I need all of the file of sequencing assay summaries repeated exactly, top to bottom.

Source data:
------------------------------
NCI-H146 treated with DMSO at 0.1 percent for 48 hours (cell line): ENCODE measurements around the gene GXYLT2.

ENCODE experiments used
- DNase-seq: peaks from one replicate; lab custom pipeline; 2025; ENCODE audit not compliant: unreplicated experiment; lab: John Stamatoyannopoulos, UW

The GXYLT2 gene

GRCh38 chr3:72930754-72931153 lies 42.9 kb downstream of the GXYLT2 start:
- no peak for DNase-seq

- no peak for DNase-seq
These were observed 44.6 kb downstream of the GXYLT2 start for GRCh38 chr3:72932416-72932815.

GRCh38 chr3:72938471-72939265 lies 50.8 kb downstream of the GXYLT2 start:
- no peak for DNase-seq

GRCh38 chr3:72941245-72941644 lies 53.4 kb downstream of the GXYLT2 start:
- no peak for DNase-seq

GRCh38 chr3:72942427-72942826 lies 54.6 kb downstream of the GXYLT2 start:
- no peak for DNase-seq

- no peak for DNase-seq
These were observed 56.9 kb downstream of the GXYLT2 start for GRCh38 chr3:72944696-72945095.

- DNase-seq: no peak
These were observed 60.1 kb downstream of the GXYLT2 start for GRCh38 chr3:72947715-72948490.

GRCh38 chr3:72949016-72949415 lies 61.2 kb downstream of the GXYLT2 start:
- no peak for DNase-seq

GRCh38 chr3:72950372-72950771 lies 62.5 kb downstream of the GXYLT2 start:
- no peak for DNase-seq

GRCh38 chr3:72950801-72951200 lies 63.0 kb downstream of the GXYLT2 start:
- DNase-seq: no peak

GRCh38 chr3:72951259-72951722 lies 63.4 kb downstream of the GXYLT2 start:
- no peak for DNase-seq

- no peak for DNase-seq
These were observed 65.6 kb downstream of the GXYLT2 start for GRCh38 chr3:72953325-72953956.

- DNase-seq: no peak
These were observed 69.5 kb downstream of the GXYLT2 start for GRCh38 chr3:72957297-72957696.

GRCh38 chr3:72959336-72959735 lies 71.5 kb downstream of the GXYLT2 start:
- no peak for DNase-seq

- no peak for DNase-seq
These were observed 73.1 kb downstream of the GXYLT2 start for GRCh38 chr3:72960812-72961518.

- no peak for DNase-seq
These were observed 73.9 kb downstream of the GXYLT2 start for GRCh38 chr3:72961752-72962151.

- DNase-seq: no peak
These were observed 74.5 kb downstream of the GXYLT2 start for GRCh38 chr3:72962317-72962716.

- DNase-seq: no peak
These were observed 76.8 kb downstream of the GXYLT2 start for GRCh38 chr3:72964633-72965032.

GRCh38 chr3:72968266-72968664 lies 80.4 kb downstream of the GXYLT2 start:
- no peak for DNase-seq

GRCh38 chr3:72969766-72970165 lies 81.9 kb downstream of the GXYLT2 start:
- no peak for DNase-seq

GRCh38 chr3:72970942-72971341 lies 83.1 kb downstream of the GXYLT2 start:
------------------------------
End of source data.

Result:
NCI-H146 treated with DMSO at 0.1 percent for 48 hours (cell line): ENCODE measurements around the gene GXYLT2.

ENCODE experiments used
- DNase-seq: peaks from one replicate; lab custom pipeline; 2025; ENCODE audit not compliant: unreplicated experiment; lab: John Stamatoyannopoulos, UW

The GXYLT2 gene

GRCh38 chr3:72930754-72931153 lies 42.9 kb downstream of the GXYLT2 start:
- no peak for DNase-seq

- no peak for DNase-seq
These were observed 44.6 kb downstream of the GXYLT2 start for GRCh38 chr3:72932416-72932815.

GRCh38 chr3:72938471-72939265 lies 50.8 kb downstream of the GXYLT2 start:
- no peak for DNase-seq

GRCh38 chr3:72941245-72941644 lies 53.4 kb downstream of the GXYLT2 start:
- no peak for DNase-seq

GRCh38 chr3:72942427-72942826 lies 54.6 kb downstream of the GXYLT2 start:
- no peak for DNase-seq

- no peak for DNase-seq
These were observed 56.9 kb downstream of the GXYLT2 start for GRCh38 chr3:72944696-72945095.

- DNase-seq: no peak
These were observed 60.1 kb downstream of the GXYLT2 start for GRCh38 chr3:72947715-72948490.

GRCh38 chr3:72949016-72949415 lies 61.2 kb downstream of the GXYLT2 start:
- no peak for DNase-seq

GRCh38 chr3:72950372-72950771 lies 62.5 kb downstream of the GXYLT2 start:
- no peak for DNase-seq

GRCh38 chr3:72950801-72951200 lies 63.0 kb downstream of the GXYLT2 start:
- DNase-seq: no peak

GRCh38 chr3:72951259-72951722 lies 63.4 kb downstream of the GXYLT2 start:
- no peak for DNase-seq

- no peak for DNase-seq
These were observed 65.6 kb downstream of the GXYLT2 start for GRCh38 chr3:72953325-72953956.

- DNase-seq: no peak
These were observed 69.5 kb downstream of the GXYLT2 start for GRCh38 chr3:72957297-72957696.

GRCh38 chr3:72959336-72959735 lies 71.5 kb downstream of the GXYLT2 start:
- no peak for DNase-seq

- no peak for DNase-seq
These were observed 73.1 kb downstream of the GXYLT2 start for GRCh38 chr3:72960812-72961518.

- no peak for DNase-seq
These were observed 73.9 kb downstream of the GXYLT2 start for GRCh38 chr3:72961752-72962151.

- DNase-seq: no peak
These were observed 74.5 kb downstream of the GXYLT2 start for GRCh38 chr3:72962317-72962716.

- DNase-seq: no peak
These were observed 76.8 kb downstream of the GXYLT2 start for GRCh38 chr3:72964633-72965032.

GRCh38 chr3:72968266-72968664 lies 80.4 kb downstream of the GXYLT2 start:
- no peak for DNase-seq

GRCh38 chr3:72969766-72970165 lies 81.9 kb downstream of the GXYLT2 start:
- no peak for DNase-seq

GRCh38 chr3:72970942-72971341 lies 83.1 kb downstream of the GXYLT2 start: